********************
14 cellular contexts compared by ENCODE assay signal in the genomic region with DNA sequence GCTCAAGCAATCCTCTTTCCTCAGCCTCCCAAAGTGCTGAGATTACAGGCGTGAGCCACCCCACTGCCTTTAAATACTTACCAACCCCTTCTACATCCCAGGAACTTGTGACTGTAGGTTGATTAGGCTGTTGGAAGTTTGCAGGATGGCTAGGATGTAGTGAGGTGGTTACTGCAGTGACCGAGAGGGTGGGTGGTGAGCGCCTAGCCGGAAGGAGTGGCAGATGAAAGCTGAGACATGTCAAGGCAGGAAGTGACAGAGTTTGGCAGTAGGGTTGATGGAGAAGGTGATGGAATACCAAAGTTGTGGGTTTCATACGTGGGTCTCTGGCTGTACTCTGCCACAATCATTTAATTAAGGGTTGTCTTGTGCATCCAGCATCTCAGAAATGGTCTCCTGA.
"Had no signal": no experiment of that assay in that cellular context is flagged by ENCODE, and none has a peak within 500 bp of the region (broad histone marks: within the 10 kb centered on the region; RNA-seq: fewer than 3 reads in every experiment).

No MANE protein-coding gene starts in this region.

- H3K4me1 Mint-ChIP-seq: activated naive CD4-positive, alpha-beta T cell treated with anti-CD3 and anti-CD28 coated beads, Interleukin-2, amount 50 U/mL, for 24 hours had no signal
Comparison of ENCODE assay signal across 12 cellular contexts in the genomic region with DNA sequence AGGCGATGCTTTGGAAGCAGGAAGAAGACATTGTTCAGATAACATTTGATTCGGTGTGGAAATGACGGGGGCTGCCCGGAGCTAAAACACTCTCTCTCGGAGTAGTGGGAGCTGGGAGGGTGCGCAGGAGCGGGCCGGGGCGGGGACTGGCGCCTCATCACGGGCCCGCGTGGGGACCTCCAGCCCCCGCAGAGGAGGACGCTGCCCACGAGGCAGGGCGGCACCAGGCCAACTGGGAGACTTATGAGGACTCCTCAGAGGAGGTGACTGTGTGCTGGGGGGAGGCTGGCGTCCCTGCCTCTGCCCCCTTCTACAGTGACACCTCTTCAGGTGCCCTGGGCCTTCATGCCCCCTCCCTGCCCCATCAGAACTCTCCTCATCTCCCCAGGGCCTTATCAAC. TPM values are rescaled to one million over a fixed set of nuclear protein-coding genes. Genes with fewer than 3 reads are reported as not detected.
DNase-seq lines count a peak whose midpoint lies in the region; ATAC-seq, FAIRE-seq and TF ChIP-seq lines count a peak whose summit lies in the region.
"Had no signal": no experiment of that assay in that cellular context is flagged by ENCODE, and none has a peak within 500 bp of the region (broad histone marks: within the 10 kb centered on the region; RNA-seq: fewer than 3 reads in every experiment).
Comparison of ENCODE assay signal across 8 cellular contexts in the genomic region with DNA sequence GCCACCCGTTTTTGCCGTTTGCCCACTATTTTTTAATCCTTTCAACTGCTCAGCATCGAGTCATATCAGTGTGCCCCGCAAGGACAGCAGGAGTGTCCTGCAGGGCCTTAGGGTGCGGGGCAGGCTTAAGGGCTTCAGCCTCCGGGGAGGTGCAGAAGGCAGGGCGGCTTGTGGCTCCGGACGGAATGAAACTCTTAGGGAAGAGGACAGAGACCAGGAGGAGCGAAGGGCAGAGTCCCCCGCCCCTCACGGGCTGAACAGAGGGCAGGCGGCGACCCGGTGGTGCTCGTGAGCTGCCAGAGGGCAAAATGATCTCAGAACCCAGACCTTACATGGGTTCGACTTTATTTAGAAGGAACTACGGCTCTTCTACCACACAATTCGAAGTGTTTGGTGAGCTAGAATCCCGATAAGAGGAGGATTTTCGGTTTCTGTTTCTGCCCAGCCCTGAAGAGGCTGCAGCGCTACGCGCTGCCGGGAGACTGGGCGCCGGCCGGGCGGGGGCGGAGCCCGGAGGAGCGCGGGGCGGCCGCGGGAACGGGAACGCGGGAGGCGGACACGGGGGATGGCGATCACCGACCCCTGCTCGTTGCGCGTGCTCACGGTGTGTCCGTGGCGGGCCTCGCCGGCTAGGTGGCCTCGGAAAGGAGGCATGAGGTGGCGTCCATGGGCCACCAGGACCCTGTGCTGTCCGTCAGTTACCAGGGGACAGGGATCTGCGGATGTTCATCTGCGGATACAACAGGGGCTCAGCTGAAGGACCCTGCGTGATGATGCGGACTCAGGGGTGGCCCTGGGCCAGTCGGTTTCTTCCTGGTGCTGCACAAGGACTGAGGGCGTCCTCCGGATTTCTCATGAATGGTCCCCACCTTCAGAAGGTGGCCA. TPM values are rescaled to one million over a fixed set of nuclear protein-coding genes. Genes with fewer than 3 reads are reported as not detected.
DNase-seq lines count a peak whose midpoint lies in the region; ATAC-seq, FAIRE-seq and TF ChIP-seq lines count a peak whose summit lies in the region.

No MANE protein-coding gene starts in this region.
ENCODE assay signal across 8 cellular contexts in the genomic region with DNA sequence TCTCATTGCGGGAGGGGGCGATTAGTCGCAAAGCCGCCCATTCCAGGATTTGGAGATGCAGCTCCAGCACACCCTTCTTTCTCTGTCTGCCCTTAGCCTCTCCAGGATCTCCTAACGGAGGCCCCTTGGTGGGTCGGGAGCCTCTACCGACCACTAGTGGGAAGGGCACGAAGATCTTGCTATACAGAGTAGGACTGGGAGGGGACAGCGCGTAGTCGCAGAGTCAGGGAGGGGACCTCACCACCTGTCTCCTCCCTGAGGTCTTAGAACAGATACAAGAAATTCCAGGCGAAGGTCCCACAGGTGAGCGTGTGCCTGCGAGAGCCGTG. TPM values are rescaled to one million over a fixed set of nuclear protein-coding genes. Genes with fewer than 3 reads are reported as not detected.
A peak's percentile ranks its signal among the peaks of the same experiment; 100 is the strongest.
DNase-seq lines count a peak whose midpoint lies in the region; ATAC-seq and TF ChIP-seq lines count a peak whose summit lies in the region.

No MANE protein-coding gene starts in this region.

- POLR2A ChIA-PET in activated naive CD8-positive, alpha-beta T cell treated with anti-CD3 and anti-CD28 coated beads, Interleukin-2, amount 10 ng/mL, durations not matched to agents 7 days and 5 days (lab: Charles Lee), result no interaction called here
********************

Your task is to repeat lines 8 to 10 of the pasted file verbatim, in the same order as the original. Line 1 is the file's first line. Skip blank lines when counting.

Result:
Comparison of ENCODE assay signal across 8 cellular contexts in the genomic region with DNA sequence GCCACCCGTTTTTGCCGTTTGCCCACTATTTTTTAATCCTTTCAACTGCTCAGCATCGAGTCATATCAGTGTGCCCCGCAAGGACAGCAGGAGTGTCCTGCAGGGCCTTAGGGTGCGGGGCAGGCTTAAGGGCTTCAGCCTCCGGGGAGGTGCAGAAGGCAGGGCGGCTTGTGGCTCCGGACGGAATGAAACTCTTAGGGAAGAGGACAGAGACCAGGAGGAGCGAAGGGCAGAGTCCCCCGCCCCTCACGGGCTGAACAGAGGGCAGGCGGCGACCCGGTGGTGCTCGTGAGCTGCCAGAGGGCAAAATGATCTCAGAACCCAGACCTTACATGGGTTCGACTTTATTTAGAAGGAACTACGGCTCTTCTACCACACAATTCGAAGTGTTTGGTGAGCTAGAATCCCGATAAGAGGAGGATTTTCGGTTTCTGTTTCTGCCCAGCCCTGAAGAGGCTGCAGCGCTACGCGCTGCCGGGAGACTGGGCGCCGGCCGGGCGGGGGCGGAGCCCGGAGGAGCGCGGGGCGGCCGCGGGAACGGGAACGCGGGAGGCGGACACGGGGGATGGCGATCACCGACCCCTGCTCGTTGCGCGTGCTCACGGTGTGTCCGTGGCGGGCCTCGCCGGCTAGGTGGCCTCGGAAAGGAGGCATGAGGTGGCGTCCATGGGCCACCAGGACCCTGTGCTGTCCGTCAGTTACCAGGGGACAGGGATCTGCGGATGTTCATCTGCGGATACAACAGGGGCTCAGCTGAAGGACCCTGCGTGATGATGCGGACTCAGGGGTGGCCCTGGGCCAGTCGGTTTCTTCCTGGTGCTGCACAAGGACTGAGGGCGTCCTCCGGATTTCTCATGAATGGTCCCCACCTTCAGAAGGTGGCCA. TPM values are rescaled to one million over a fixed set of nuclear protein-coding genes. Genes with fewer than 3 reads are reported as not detected.
DNase-seq lines count a peak whose midpoint lies in the region; ATAC-seq, FAIRE-seq and TF ChIP-seq lines count a peak whose summit lies in the region.

No MANE protein-coding gene starts in this region.